But that, Kleeb learned, was not how this case would go down. TransCanada wasn’t suing the US in a US court, or in a Canadian court for that matter. Its argument would not be heard by a judge, and the merits of the case would not be considered under the auspices of either country’s legal system. There would be no protest on any courthouse steps. Instead, the case would be heard by a tribunal, manned by three private arbitrators, operating under a supranational legal system that Kleeb had never heard of. “It was totally strange,” she told me. “A foreign company can sue us in some secret tribunal? How is that even possible?”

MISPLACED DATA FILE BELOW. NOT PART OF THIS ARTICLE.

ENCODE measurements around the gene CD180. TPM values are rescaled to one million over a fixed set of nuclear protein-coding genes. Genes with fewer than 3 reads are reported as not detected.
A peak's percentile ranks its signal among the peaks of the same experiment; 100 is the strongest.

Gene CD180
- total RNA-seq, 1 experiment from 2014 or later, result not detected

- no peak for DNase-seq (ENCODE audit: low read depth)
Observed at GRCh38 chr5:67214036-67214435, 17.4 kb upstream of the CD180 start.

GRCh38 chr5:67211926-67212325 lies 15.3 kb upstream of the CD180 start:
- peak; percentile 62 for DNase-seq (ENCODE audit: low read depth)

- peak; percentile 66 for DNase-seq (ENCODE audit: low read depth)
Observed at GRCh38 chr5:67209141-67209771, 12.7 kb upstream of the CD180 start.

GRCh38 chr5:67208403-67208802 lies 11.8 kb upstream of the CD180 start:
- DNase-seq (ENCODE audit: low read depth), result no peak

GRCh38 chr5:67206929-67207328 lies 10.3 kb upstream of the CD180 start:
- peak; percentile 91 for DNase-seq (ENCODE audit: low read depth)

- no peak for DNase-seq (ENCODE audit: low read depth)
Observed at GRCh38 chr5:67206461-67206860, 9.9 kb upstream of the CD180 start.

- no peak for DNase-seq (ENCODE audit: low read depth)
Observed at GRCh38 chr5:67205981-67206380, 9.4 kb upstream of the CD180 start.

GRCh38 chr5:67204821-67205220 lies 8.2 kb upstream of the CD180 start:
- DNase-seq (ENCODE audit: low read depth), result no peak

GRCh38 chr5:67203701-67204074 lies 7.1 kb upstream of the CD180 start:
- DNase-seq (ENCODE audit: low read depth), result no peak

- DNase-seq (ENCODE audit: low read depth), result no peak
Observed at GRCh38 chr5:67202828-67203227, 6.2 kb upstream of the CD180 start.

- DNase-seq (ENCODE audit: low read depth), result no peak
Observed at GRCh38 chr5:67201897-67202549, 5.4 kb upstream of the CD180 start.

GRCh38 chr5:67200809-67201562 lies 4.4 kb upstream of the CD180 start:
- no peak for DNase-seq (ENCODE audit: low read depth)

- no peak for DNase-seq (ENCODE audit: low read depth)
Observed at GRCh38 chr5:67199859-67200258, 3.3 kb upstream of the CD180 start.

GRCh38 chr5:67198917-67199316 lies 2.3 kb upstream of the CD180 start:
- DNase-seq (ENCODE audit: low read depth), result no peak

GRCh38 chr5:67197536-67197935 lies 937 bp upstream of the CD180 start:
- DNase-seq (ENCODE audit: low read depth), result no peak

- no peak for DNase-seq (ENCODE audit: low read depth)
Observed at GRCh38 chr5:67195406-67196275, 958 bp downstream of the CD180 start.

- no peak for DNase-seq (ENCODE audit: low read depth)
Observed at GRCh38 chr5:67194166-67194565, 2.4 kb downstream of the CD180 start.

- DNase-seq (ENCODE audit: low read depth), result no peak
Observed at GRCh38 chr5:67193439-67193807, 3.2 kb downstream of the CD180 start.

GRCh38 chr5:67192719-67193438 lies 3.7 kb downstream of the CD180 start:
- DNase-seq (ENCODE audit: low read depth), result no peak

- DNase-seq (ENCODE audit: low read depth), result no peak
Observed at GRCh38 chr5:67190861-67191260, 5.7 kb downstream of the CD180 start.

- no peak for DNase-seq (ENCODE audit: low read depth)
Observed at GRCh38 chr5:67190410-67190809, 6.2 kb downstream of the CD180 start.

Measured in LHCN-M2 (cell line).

Investor-state dispute settlement, or ISDS, first appeared in treaties in 1969. The idea behind the mechanism was straightforward: If a foreign investor believed that his host country — the nation where his company was operating had violated an international treaty by seizing or destroying his factories, oil fields or other assets, he could file an ISDS claim directly against that country. He could do that without involving his own government and without having to wait endlessly for a developing country’s corrupt or biased court system to dispense judgment……..
ISDS was supposed to be a cool, efficient and apolitical dispute resolution system that kept powerful nations from interfering in the affairs of weaker countries, and that offered an extra layer of protection for foreign investors operating in countries with unreliable courts. But in the last 20 years, the mechanism has quietly changed, evolving into something much more powerful — and very political indeed……..